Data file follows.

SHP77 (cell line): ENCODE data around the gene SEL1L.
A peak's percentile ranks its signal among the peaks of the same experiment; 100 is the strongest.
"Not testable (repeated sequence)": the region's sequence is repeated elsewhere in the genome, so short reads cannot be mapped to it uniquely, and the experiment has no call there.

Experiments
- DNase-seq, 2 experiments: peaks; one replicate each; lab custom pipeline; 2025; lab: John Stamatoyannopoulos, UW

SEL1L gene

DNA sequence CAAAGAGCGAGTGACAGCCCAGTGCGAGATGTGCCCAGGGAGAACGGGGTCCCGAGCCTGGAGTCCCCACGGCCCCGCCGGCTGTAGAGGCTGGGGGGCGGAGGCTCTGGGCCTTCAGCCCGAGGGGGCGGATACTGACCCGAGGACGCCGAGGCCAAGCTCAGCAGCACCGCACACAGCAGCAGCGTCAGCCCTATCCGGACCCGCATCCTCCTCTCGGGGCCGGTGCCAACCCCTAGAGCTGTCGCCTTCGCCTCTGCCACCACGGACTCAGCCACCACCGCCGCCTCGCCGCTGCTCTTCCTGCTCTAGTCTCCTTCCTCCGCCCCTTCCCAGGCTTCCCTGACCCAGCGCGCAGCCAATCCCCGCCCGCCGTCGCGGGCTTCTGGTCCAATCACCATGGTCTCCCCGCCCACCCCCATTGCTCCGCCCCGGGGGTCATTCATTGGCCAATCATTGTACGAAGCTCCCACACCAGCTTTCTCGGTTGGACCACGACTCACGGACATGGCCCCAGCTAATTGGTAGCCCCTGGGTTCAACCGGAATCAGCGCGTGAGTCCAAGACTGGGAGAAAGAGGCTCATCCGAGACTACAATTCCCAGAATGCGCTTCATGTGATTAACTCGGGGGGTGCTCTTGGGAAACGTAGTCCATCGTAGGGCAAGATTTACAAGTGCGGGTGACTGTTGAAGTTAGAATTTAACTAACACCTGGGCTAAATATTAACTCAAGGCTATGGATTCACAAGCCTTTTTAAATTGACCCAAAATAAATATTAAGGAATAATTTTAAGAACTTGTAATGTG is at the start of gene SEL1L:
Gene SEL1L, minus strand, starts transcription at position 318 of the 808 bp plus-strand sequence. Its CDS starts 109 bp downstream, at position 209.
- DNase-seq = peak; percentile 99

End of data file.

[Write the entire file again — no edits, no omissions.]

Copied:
SHP77 (cell line): ENCODE data around the gene SEL1L.
A peak's percentile ranks its signal among the peaks of the same experiment; 100 is the strongest.
"Not testable (repeated sequence)": the region's sequence is repeated elsewhere in the genome, so short reads cannot be mapped to it uniquely, and the experiment has no call there.

Experiments
- DNase-seq, 2 experiments: peaks; one replicate each; lab custom pipeline; 2025; lab: John Stamatoyannopoulos, UW

SEL1L gene

DNA sequence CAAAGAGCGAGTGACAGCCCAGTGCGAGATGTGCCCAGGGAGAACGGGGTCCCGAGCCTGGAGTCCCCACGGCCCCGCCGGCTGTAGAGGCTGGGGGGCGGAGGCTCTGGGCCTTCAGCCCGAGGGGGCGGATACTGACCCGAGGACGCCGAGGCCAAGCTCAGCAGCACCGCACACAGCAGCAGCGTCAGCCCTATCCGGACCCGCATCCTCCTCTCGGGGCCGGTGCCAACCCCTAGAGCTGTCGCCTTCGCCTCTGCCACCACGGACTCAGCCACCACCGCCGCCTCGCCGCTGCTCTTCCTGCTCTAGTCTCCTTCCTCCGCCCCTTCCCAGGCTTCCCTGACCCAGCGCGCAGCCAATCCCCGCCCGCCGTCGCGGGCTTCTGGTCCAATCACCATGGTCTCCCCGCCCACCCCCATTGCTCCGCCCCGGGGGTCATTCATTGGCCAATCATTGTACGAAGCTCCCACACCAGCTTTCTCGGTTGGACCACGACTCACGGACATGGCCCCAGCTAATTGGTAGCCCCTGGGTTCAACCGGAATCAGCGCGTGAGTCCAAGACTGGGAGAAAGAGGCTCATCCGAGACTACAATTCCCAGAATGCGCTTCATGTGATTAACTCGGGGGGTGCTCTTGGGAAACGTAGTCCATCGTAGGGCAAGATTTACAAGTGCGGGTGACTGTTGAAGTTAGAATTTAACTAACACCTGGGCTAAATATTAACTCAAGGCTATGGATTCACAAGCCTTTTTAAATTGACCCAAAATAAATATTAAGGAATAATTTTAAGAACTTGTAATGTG is at the start of gene SEL1L:
Gene SEL1L, minus strand, starts transcription at position 318 of the 808 bp plus-strand sequence. Its CDS starts 109 bp downstream, at position 209.
- DNase-seq = peak; percentile 99